When you take into account that most people living in memory care have a full 95% of their time idle, aside from activities of daily living, having a musical "intervention" be it live or through technology can increase connection, quality of life and joy for those living with Alzheimer's Disease or other dementia.
For those caring for a loved one at home, music can provide a welcome stimulation and connection via watching favorite musicals on video or streamed, and through the use of a device which can create a custom playlist, such as iTunes or YouTube Music, Amazon Music, etc. The creation of a highly personalized list of favorite songs is essential. Finding just the ones that produce the greatest "happiness effect" and bring pleasant memories back is the goal. Also, if you can add stimulation for other senses, such as photos for visual memory stimulation, and objects for tactile interest -- jewelry, memento from a trip, any other object that has happy memories attached, the effect is multiplied.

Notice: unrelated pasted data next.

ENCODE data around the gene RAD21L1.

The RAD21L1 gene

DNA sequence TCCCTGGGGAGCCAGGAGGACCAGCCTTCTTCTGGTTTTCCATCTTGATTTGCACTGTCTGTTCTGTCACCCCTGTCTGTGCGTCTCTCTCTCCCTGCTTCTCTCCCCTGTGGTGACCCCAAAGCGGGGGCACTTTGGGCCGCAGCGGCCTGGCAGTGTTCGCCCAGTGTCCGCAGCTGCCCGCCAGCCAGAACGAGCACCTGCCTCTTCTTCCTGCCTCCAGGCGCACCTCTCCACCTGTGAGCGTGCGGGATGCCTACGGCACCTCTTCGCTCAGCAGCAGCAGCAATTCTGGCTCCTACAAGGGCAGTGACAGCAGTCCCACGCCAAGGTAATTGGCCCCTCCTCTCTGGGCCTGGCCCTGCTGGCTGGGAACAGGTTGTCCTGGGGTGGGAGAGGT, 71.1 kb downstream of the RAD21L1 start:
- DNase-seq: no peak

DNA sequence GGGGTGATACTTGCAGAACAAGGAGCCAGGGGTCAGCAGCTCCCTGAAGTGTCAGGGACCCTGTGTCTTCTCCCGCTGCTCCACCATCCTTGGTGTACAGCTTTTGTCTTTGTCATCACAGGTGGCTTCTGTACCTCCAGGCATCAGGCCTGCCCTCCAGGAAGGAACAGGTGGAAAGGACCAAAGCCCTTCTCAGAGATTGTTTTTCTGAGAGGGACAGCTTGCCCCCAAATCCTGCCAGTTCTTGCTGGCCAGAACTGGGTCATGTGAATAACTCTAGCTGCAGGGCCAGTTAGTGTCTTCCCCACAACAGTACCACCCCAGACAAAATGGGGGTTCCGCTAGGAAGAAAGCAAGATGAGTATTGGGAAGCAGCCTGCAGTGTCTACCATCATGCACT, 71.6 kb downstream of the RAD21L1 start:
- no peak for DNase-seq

I highly encourage caregivers, both family and professional, to explore the amazing possibilities and power of music and memory!
I recently came across this very informative video by Dr. Oliver Sacks, a leading expert in the fields of music and neurology. He explains very succinctly how beneficial music is for people with cognitive decline and memory loss, such as for Alzheimer's patients. I have seen this borne out time and again using in-person singing for those in Memory Care. It's truly astounding that some can be reached through music, even though they have lost language skills and most of their autobiographical memory. Check it out.